Leeds barber Bernard is still cutting it after 50 years

Barber Bernard Saunders Celebrates 50 years in the business, Bernard's Barbers, Swillington..21st August 2017 ..Pictures by Simon Hulme
Barber Bernard Saunders Celebrates 50 years in the business, Bernard's Barbers, Swillington..21st August 2017 ..Pictures by Simon Hulme
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GENERATIONS of customers of a Leeds village’s barber who opened for business 50 years ago gathered to celebrate the anniversary.

Bernard Saunders opened barber’s shop Bernard’s Hairdressing in Swillington on August 21, 1967, when he was 19-years-old.

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He had spent two years before that cycling around the village to cut customers’ hair in their own homes.

Now aged 69, Mr Saunders continues to work full time despite suffering a heart attack last October and undergoing bypass surgery in February.

And the dedicated snipper says he has no intention of retiring for a good few years yet.

Emma Mack, 30, of Rothwell, who has worked as a barber at the shop since 2015, arranged for customers past and present to visit the shop for a surprise celebration yesterday (Monday).

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And the YEP was there to capture the milestone moment.

Miss Mack said: “He is an absolutely diamond and a real gent. They call him the local legend in Swillington because he has cut the hair of so many people from different generations.”

Mr Saunders said he had been “overwhelmed” by the surprise party.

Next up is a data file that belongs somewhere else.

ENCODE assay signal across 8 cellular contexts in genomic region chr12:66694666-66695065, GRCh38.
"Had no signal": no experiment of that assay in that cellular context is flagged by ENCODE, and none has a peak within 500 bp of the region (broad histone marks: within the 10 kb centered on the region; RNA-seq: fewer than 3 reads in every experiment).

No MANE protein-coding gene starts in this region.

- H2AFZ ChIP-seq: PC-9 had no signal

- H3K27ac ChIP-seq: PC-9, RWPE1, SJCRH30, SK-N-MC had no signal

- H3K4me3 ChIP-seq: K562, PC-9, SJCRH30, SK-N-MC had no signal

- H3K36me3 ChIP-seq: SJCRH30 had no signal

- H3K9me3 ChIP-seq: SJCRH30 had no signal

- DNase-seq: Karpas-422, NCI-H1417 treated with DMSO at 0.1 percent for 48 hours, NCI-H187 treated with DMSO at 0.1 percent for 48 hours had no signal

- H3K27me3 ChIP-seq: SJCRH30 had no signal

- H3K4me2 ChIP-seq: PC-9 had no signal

He explained that when he started cutting hair, he would charge just three shillings or 15 pence for a cut.

Bernard is pictured with some of his customers

Bernard is pictured with some of his customers

“I was already cutting hair house to house and they offered me this little space under the stage at Swillington Miners Welfare Club.

“I thought I’ll give it a go for a couple for years, but never stopped.

“I love it. It’s just the people.

“Over the years, I have watched children grow up, I might have cut their parents’ and grandparents’ and even great grandparents’ hair.

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“I love the job even more now than I did then.

“You get to know so many people.

“The styles do a full circle, but there’s not a lot else that has changed.”

And reflecting on the automation of many other trades, he joked: “No machine asks you where you are going for your holidays!”

Mr Saunders and wife Carol have two children and five grandchildren, and although none of the brood have expressed an interest in following him into the trade, it has been a vital part of the family’s life.

“It’s been a good living,” Mr Saunders said.

“It’s helped me to bring up a family and it has been enjoyable.

“I wish I could start over again.”